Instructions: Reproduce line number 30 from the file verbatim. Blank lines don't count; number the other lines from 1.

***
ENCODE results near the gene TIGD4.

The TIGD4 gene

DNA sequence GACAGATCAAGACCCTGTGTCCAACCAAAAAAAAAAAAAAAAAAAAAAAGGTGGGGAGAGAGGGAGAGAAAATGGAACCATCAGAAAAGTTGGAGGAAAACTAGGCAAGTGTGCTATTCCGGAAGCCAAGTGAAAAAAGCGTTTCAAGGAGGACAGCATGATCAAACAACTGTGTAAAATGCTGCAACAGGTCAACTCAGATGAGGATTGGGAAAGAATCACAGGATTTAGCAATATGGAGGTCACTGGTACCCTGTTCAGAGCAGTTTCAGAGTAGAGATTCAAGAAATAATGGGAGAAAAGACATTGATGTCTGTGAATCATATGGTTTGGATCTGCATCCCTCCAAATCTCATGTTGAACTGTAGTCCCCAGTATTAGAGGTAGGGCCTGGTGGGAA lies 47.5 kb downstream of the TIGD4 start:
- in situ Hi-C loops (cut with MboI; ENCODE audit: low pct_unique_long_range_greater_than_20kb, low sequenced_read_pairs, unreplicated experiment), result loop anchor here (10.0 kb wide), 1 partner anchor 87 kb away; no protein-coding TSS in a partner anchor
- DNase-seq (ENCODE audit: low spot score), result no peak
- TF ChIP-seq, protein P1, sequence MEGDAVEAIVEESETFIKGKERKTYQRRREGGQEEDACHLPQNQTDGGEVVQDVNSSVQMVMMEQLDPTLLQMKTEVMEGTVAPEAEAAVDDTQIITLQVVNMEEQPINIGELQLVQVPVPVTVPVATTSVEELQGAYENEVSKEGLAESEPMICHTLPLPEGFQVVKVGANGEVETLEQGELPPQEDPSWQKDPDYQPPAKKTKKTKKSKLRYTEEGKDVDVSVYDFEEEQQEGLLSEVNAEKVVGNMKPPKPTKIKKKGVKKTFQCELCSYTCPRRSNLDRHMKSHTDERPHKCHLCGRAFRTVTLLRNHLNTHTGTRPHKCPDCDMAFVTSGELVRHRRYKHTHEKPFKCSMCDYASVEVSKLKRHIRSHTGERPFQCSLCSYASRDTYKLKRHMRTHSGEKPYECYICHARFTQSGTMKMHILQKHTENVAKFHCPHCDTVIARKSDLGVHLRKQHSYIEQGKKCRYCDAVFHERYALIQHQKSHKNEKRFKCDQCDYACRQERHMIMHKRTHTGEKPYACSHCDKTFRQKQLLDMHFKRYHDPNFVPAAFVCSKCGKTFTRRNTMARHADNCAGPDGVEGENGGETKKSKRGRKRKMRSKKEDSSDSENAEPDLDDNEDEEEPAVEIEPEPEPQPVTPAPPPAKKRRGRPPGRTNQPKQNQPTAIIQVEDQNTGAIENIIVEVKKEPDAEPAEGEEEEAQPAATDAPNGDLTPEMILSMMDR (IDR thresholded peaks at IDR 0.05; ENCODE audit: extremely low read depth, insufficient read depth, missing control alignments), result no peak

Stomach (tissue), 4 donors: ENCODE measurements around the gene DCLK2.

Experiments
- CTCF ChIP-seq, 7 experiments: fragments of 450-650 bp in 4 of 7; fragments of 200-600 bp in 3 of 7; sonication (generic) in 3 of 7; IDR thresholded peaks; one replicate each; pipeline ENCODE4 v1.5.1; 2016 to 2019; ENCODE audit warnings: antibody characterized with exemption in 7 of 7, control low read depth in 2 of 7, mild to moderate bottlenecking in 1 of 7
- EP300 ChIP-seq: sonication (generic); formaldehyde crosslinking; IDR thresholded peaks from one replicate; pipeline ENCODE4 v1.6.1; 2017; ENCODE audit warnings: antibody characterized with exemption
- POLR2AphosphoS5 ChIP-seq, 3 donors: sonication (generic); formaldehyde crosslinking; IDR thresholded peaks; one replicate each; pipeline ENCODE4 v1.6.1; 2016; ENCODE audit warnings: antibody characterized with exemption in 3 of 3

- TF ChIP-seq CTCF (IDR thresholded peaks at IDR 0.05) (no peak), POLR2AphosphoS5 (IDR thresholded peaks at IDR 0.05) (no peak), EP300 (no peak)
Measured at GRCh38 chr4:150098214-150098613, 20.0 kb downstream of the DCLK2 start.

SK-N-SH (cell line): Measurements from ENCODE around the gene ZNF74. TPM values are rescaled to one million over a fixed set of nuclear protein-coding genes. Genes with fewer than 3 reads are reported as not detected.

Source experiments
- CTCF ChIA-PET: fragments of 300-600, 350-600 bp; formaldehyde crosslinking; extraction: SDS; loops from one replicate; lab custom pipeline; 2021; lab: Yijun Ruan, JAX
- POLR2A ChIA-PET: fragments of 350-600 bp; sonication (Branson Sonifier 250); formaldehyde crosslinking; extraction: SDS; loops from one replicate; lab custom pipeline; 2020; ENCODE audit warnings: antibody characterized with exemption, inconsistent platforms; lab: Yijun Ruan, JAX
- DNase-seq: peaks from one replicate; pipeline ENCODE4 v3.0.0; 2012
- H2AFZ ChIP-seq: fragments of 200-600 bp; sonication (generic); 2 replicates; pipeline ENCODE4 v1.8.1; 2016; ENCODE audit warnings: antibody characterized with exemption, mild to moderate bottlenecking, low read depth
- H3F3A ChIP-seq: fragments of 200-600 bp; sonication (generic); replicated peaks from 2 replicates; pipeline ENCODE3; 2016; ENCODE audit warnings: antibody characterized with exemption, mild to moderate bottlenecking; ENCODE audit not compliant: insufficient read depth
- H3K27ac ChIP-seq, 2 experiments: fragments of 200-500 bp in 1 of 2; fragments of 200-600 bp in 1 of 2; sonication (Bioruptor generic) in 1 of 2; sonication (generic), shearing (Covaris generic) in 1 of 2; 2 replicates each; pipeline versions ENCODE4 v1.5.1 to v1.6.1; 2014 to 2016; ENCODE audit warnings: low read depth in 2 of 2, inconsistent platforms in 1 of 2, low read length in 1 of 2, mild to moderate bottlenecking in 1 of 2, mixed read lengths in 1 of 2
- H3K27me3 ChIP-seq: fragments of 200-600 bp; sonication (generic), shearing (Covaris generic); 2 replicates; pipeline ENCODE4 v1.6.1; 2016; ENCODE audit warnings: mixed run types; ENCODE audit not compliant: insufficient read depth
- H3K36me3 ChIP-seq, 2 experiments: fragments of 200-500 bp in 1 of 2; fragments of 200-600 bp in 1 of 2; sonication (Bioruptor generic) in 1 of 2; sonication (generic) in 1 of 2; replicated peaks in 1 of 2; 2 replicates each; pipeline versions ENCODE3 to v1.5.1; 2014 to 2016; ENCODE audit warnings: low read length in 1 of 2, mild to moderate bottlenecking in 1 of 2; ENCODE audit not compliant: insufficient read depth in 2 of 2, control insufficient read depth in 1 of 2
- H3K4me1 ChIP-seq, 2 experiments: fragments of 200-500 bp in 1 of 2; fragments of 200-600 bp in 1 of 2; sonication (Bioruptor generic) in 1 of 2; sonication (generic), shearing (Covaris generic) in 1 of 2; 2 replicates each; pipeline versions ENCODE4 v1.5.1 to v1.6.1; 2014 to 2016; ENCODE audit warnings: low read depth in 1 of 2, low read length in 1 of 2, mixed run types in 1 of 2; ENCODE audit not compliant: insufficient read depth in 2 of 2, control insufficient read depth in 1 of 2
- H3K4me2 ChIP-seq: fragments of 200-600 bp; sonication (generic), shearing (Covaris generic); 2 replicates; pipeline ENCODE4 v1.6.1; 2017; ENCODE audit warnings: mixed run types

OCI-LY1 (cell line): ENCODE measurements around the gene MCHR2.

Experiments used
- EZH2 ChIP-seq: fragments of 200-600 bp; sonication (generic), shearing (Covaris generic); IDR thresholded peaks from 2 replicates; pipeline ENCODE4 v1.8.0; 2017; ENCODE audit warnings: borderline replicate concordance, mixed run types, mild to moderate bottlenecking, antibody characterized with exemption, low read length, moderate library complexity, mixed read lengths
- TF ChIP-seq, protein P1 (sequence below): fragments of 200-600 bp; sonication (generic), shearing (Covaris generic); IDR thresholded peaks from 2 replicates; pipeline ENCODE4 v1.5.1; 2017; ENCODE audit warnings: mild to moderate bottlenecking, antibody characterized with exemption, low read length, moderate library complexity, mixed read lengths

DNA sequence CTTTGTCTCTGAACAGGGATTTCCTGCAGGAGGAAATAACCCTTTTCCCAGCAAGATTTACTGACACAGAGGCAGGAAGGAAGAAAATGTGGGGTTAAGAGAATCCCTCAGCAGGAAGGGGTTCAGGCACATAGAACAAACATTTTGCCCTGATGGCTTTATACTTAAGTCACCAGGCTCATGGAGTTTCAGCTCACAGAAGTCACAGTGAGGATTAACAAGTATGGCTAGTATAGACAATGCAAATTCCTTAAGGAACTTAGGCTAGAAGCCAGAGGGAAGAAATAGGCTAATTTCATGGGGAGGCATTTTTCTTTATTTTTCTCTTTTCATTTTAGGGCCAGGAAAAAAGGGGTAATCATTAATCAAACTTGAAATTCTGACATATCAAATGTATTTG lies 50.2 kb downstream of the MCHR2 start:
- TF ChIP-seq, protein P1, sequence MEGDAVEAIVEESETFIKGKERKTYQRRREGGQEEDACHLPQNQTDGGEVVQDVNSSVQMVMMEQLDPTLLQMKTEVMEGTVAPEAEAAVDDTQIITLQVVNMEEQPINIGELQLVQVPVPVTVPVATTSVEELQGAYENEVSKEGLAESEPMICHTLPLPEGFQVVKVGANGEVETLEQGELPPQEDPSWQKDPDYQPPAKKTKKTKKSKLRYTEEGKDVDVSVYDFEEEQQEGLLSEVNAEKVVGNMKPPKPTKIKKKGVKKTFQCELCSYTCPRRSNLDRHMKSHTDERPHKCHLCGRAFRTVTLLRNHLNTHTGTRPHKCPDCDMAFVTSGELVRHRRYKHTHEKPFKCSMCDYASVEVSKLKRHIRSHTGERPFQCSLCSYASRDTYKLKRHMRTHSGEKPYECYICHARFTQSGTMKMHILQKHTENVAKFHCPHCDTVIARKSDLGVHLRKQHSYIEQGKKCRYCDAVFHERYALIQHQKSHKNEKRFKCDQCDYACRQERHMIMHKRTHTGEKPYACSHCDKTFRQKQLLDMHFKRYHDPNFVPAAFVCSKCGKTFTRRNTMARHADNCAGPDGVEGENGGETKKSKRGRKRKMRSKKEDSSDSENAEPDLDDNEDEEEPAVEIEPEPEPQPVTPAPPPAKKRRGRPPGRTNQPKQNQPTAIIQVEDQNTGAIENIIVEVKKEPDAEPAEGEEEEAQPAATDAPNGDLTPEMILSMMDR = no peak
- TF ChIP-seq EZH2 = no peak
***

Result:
DNA sequence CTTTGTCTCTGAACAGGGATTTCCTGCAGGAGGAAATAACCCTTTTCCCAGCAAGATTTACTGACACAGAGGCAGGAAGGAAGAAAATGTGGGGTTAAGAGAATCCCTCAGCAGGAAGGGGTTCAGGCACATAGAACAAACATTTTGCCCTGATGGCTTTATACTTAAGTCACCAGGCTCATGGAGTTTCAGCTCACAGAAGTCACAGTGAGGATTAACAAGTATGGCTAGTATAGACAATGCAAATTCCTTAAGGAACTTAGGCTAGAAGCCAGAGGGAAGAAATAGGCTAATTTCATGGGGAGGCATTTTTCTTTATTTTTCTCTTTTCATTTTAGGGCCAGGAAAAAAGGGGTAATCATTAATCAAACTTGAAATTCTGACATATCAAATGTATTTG lies 50.2 kb downstream of the MCHR2 start: